FSA SL-K Light carbon compact crankset £429.95

Carbon chainset with MegaExo BB

BikeRadar score 5/5

Full Speed Ahead’s SL-K line is one step down from its pro level K-Force range, and over recent years it’s benefited from the technological advances of its higher priced sibling. The new 2011 version features similar hollow construction carbon fibre arms, reinforced with glass fibre to increase stiffness, the deep, highly machined 7075 aluminium chainrings add further beefiness, and it’s all tied together with an oversized (24mm) chromoly axle.

Against comparatively priced chainsets, the 744g SL-K (including BB, and with 175mm arms) beats all but Shimano’s aluminium Dura-Ace chainset on the scales. Most of the weight lost over previous SL-K designs is down to the hollow arms. The outer carbon shape is structural and is reinforced through the whole length with an I-beam. This means the SL-K can be made in one piece, with no internal skeleton or need for bonding two halves together.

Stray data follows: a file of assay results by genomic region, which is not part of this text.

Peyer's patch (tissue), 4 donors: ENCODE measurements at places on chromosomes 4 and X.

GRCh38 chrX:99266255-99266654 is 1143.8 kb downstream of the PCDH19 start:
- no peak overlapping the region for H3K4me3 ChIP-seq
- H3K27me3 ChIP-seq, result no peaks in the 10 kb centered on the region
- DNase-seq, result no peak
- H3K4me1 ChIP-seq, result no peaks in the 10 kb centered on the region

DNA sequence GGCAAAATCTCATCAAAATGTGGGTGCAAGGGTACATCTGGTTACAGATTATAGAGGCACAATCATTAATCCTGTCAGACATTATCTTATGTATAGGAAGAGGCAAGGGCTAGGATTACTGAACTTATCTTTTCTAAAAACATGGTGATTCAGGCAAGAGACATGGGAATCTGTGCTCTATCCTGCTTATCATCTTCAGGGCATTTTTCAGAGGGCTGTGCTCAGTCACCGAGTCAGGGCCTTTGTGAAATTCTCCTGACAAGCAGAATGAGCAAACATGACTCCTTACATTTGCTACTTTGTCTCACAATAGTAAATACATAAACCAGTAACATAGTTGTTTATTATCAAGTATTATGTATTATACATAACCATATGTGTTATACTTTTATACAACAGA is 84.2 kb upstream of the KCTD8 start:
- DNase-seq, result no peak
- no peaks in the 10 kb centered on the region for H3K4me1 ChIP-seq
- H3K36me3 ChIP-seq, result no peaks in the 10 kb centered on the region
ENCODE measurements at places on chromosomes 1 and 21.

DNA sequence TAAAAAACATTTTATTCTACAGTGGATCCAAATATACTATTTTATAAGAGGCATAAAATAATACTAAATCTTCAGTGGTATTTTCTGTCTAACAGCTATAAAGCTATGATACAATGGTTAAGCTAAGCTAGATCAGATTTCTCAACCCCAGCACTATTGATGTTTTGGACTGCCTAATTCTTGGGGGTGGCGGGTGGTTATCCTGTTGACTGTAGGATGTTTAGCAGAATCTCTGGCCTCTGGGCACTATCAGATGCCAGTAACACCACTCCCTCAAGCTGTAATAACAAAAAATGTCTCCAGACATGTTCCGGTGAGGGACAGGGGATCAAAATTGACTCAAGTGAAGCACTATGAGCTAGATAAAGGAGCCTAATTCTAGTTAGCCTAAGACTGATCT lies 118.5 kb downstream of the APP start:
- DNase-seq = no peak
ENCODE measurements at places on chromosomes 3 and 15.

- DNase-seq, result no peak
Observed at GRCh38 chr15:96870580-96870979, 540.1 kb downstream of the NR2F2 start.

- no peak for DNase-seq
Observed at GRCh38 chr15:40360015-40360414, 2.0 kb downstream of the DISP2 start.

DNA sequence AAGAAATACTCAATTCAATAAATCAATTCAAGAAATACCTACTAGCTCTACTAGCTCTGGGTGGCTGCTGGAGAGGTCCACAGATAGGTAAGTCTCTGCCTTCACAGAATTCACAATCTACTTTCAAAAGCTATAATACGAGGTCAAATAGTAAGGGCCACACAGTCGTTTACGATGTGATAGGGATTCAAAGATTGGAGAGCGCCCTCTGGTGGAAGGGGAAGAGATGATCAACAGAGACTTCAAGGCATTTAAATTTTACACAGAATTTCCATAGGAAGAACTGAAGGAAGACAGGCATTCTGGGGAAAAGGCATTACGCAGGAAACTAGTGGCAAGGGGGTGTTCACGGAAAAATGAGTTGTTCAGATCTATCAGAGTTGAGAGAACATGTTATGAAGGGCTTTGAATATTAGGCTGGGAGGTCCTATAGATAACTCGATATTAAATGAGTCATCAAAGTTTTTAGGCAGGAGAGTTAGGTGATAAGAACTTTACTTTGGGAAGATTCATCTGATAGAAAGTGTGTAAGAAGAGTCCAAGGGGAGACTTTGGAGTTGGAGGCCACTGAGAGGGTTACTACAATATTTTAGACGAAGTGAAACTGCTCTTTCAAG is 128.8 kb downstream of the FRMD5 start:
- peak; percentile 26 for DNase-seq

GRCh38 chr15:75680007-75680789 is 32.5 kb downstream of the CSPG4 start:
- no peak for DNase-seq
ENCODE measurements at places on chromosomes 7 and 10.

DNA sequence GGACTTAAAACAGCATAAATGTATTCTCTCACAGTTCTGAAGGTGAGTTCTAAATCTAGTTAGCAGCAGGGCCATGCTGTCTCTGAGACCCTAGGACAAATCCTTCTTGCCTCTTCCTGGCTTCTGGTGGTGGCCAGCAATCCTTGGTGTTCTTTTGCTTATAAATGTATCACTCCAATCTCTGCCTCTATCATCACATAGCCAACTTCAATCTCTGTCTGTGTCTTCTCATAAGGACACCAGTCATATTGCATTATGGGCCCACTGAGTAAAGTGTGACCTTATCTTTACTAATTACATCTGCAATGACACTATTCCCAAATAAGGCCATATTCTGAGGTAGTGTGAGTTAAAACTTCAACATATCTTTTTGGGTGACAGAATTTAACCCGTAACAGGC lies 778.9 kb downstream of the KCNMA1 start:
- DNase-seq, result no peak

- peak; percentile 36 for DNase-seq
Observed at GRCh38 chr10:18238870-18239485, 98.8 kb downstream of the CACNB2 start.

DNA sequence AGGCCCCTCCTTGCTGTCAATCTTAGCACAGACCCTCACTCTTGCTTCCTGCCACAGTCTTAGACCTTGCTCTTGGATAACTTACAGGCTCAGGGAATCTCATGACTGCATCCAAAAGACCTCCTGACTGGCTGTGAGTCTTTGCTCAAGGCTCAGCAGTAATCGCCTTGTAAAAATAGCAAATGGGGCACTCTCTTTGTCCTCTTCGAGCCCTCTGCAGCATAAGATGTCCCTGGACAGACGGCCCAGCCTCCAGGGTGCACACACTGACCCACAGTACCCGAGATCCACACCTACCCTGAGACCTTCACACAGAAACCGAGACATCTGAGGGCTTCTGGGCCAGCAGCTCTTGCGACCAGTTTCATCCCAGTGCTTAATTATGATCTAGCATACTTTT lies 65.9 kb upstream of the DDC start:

The wide, flat shape of the crank arms mean heel clearance is very good, so they’ve stayed clean and scuff-free despite many hundreds of miles’ use. The new larger graphics look slicker than most at this price and they will stay that way for longer. FSA has applied them underneath the final resin coating, so they’re scratch-proof and peel-proof.

There was no discernible flex or creaks or groans under load – in terms of stiffness they’re about the same as Campagnolo’s equivalent carbon cranks; it’s not quite the rock solid feel of Dura-Ace or Deda’s Lokomotiv, but those are the stiffest we’ve ever tried.

Shifting on the highly machined and profiled 50/34 rings is smooth and quick (53/39 with 130mm bcd is also available), and actually improved the performance of our SRAM-equipped test bike. The included MegaExo bottom bracket is excellent quality, makes it simple to fit, and has proven very smooth running. If you’re in the market for a compact chainset we’d highly recommend you give this great carbon model a spin. It’s available with four different arm lengths: 165, 170, 172.5 and 175mm.

This article was originally published in Cycling Plus magazine.

Comments

Back to top